“Allyn’s story is a beacon of hope for women with increased cancer risk and other genetic risk factors,” says Dr. Devine. “IVF with PGT-M is a safe and reliable means of fertility treatment for people who want to reduce risk of known genetic mutations in their children.” 

Rose’s IVF success story

This past July, ironically on the 16th anniversary of the passing of Rose’s mother, Rose took to

In July 2020, on the 16th anniversary of the passing of Rose’s late mother, Rose took to Instagram with a heartfelt post about her pregnancy test results: 

“CYO and I are thrilled to announce that after 10 months of the roller coaster of IVF, I’m pregnant. The IVF journey doesn’t end here, but I’m an eternal optimist and look forward to introducing Baby Oertel to the world in 2021.” 

In a follow-up Instagram post, Allyn wrote, “… I hope it brings some hope to those of you in the middle of climbing what feels like an insurmountable hill — trying to conceive, or with work, or balancing life in general. There IS light at the end of the tunnel. Mine just happened to be of 2 VERY CLEAR lines and what the IVF community calls a “BFP” or BIG FAT POSITIVE!” 

Nearly two years after beginning their journey with SGF, Rose and her husband Christopher announced the birth of their daughter, Yve, on April 9, 2021. 

“It was an incredibly fulfilling experience welcoming my daughter into the world because it felt as if my journey had come full circle,” expresses Rose. “For the last 10 years, I’ve worked as an advocate in the breast cancer community. I’ve spent years speaking on the importance of long-term perspective and highlighting my choice to undergo a preventive mastectomy in order to prolong my life and to conceive via IVF removing my rare genetic disease from my family tree. Now, I can hold my daughter in my arms and see that it was all worth it. Everything that I’ve worked towards has finally come to fruition.”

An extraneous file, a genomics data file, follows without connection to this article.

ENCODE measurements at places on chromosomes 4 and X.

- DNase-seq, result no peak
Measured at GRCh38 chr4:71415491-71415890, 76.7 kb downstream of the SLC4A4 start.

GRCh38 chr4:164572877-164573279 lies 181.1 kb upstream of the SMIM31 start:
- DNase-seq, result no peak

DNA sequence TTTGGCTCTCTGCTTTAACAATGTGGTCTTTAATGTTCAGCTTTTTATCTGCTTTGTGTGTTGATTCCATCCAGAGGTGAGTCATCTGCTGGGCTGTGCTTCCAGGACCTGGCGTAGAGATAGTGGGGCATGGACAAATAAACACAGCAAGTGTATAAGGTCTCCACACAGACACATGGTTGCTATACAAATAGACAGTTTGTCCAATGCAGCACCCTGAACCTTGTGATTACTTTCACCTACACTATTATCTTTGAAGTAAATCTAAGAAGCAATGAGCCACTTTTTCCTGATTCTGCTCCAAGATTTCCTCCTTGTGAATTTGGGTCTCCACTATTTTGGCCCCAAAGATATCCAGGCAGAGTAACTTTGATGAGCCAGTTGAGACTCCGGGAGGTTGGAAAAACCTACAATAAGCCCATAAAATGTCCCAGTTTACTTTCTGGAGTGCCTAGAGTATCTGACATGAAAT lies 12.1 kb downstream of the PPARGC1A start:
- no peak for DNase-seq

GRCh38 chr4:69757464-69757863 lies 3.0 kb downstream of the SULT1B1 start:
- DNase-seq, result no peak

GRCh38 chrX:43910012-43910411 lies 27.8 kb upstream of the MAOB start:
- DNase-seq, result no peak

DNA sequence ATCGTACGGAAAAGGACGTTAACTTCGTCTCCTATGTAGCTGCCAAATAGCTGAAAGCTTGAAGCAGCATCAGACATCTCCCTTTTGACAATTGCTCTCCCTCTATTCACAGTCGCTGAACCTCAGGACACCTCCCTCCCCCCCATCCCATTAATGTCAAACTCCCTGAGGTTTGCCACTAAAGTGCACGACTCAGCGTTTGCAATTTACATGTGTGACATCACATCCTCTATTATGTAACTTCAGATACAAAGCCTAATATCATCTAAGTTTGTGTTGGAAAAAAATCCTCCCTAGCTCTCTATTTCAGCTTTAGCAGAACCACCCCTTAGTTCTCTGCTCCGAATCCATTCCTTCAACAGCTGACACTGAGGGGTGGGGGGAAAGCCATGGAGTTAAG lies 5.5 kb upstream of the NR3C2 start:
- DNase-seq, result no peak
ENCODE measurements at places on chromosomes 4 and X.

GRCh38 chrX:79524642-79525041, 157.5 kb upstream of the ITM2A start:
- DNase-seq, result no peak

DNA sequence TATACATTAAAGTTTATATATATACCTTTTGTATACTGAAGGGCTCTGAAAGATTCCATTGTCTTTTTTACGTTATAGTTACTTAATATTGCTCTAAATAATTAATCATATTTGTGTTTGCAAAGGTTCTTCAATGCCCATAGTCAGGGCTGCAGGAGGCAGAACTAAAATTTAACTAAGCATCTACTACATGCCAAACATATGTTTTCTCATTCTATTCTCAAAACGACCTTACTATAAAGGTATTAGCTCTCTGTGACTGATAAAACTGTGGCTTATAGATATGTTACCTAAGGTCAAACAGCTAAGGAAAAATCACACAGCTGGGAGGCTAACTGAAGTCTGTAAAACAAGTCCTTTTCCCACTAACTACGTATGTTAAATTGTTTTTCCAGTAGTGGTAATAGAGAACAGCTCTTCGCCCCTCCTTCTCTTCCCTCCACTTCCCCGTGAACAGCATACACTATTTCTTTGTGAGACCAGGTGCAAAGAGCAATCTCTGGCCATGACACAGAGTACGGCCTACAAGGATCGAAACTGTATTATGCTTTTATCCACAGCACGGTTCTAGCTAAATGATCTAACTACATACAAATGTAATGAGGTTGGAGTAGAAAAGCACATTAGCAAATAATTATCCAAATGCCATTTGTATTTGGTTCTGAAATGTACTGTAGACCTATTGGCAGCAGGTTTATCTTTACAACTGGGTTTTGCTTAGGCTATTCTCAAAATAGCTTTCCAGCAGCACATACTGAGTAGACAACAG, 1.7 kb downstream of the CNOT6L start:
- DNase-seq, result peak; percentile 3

She continued to share, “Making the decision to pursue IVF with PGT is a very personal one, but I am a strong proponent of pursuing all options available in order to give children the best possible opportunity to thrive in life. We are so fortunate to live in a world where we can now reduce the inheritance of deadly genetic diseases via IVF. It’s such an incredible gift and I am fortunate to have had the opportunity to give my children a better outlook than I had.” 

Dr. Devine expresses her congratulations for Rose and her family, sharing, “I’m so happy that Allyn underwent treatment to reduce her own familial breast cancer risk and that she and that her baby girl is free of Wiskott-Aldrich gene mutations.”

Available oncofertility treatment at SGF

SGF is also dedicated to helping patients with cancer receive fertility preservation care. SGF has a specially trained team that works specifically with people with cancer to ensure the fertility preservation process before cancer treatment can be expedited in order that cancer treatment can quickly begin. The oncofertility team at SGF helps to guide patients through each step of the treatment process, from finding ways to afford treatment to the actual medical procedure. 

To learn more about SGF’s treatment options or to schedule an appointment, please call the New Patient Center at 1-888-761-1967 or complete this brief online form